Background: Biochemical diagnosis of adrenal insufficiency (AI) is difficult in the context of traumatic brain injury (TBI).
Aim: To assess the frequency and predictive factors of AI in victims of TBI from Algiers.
Methods: Between November 2009 and December 2013, TBI victims had a single 8-9 am serum cortisol measurement during the acute postinjury period (0-7 days). AI was defined according to basal cortisol levels of 83, 276 and 414 nmol/L. Variables studied were TBI severity according to Glasgow coma scale, duration of intubation and coma, pupillary status, hypotension, anaemia, brain imaging findings, diabetes insipidus and medication. Insulin tolerance test was performed during the recovery phase, defining AI as peak cortisol <500 nmol/L.
Results: Cortisol samples were obtained at median 3 (1-7) days from 277 patients (257M: 20F) aged 32 (18-65) years. Acute AI frequency was 8 (2.8%), 20 (21%) and 35 (37%), respectively using the three cortisol cut-offs. Factors predicting AI were diastolic hypotension, sedative medication, diabetes insipidus, skull base fracture and intraparenchymal haematoma. Mortality was highest in patients with acute cortisol <276 nmol/L (44.6% with OR for death 1.64, 95% CI 0.92-3.0, P = .12). During the recovery phase, AI was present in 3 of 3, 12 of 24, 4 of 16 and 20 of 66 patients with week 1 cortisol <83, 83-276, 277-414 and >414 nmol/L.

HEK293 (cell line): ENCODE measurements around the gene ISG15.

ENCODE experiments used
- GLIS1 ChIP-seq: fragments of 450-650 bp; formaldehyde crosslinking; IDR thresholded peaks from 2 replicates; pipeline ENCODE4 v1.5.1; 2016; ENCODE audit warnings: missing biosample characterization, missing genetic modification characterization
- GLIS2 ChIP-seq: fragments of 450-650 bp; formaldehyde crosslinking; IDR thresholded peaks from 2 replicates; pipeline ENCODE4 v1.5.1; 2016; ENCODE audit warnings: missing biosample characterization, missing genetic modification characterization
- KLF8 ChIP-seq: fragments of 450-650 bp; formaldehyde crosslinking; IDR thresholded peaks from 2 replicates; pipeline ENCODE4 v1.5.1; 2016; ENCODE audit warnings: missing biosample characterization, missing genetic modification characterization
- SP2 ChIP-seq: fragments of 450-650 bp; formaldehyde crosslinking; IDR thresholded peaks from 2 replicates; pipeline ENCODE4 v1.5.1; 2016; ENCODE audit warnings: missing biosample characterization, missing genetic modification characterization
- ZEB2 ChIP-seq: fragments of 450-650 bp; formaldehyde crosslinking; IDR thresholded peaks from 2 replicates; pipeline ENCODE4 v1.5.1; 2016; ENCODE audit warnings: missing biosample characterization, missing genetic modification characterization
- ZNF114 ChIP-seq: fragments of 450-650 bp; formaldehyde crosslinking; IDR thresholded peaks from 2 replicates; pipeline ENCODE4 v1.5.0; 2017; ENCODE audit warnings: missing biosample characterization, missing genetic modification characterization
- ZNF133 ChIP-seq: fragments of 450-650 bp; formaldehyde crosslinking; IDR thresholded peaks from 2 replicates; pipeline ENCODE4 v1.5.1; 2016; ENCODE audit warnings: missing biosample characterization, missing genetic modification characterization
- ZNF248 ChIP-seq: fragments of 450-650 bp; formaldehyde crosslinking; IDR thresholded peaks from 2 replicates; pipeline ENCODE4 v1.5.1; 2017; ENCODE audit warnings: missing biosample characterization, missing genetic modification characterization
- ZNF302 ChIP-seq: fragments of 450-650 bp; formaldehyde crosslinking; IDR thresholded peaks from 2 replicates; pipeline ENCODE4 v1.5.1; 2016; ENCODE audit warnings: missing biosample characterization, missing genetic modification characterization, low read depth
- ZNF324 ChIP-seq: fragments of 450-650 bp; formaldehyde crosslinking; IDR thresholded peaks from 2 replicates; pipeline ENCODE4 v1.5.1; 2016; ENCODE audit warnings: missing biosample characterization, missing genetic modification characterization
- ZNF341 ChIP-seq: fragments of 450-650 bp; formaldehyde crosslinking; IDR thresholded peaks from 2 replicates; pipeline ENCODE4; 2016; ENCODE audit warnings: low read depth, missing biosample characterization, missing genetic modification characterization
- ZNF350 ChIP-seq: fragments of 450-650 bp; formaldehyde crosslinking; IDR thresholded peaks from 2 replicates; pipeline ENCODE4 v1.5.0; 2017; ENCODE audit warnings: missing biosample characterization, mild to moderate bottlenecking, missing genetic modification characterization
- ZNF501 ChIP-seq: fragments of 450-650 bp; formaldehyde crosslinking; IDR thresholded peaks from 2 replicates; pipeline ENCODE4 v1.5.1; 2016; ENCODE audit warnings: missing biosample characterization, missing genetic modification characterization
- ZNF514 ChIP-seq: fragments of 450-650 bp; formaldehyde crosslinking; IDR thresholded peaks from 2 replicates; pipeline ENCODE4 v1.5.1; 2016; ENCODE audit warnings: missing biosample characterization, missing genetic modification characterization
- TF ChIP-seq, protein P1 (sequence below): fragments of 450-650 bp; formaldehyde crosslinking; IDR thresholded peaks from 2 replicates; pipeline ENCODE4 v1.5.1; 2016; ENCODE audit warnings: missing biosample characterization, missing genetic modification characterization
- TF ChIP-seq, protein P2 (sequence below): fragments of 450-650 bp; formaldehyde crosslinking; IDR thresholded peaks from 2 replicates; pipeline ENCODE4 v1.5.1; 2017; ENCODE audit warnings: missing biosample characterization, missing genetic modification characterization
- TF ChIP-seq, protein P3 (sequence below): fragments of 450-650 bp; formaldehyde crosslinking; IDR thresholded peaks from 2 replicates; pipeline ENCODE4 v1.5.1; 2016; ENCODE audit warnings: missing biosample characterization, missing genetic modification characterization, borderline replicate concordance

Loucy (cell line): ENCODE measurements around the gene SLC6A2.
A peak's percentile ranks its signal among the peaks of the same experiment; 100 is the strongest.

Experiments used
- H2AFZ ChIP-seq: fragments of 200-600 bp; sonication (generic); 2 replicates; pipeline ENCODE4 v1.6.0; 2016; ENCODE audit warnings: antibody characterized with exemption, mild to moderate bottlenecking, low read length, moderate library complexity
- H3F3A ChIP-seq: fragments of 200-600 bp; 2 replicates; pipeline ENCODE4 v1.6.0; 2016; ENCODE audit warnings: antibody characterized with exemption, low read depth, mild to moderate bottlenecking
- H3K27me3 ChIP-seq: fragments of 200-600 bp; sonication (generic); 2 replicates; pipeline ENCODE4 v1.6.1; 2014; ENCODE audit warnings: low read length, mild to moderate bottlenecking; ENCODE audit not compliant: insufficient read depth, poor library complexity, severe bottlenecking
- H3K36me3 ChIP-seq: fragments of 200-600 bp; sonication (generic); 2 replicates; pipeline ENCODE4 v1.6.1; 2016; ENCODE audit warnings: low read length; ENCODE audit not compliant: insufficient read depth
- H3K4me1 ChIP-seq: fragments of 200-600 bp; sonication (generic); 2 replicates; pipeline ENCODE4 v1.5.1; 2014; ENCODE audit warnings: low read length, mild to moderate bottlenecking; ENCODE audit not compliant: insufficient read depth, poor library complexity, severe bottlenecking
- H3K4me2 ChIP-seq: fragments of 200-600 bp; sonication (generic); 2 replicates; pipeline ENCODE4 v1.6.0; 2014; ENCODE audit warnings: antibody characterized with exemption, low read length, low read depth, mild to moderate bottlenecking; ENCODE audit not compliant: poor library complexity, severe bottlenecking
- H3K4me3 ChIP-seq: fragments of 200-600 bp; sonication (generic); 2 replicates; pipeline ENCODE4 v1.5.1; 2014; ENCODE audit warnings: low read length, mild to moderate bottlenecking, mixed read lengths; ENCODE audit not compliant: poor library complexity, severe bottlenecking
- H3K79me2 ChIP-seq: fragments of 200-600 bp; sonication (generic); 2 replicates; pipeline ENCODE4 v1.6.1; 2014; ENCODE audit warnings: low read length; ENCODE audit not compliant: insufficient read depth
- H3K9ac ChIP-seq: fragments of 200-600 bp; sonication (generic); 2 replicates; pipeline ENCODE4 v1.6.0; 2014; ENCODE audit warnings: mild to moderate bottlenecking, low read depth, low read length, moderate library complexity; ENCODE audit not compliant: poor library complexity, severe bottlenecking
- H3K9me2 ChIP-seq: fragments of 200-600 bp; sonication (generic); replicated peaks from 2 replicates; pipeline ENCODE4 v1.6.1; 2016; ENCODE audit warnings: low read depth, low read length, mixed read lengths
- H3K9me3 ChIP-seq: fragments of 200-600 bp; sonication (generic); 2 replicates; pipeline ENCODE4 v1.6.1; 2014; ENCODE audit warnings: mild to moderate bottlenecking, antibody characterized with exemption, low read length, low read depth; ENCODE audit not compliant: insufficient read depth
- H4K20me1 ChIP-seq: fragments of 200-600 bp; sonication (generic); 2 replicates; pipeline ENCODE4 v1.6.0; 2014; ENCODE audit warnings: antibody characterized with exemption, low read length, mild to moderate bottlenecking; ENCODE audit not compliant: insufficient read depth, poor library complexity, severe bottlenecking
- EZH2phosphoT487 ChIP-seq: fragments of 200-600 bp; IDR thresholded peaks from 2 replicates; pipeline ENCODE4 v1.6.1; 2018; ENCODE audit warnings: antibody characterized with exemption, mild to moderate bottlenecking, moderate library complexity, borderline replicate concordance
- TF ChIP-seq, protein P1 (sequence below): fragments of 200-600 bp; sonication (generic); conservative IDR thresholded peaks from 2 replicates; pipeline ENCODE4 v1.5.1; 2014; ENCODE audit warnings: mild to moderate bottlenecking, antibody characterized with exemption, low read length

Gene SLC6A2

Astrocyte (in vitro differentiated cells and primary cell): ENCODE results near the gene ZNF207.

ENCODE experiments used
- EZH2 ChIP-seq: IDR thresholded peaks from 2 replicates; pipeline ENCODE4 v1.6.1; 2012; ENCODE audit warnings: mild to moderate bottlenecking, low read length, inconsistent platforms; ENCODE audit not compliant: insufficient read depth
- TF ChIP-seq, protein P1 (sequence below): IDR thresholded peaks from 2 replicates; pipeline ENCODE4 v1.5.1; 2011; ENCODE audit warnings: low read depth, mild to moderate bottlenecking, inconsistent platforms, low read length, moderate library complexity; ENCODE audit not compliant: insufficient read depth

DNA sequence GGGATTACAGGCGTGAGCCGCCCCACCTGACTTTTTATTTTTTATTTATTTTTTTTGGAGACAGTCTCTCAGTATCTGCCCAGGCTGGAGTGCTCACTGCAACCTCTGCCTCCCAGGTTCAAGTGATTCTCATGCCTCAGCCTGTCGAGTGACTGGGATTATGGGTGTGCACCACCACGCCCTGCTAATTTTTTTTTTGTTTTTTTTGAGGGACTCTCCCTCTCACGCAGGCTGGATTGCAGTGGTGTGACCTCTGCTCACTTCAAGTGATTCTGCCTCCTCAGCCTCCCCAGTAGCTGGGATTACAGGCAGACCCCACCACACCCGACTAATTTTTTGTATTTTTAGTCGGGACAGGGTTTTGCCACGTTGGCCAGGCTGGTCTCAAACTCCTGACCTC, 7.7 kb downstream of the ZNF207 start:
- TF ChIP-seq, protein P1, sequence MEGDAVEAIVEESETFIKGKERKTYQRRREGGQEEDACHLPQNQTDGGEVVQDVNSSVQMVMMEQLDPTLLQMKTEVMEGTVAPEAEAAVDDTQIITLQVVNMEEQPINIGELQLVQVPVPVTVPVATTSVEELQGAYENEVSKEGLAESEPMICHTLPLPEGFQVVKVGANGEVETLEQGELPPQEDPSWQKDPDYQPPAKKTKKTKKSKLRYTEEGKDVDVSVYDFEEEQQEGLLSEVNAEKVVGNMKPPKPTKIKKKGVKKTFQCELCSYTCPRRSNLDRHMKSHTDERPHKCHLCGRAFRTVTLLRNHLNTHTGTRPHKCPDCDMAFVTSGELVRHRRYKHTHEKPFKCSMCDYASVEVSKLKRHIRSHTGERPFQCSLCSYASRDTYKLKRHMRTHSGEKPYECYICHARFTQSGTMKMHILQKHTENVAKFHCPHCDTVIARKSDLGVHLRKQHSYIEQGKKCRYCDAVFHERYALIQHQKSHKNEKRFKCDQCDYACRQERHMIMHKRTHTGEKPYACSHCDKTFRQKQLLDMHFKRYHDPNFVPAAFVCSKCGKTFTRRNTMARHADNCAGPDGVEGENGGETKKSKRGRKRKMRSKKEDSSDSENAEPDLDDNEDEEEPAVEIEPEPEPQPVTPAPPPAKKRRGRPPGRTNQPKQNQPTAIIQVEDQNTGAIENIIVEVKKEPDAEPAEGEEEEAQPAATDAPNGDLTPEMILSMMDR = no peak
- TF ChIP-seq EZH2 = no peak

Conclusion: Hydrocortisone replacement is advised in TBI patients with morning cortisol <276 nmol/L or those <414 nmol/L with additional risk factors for AI. As acute and subsequent AI are poorly correlated, patients with moderate/severe TBI require adrenal re-evaluation during the recovery phase.
Keywords: adrenal insufficiency; cortisol; diabetes insipidus; diastolic hypopressure; sedative drugs; skull base fracture; traumatic brain injury.
© 2018 John Wiley & Sons Ltd.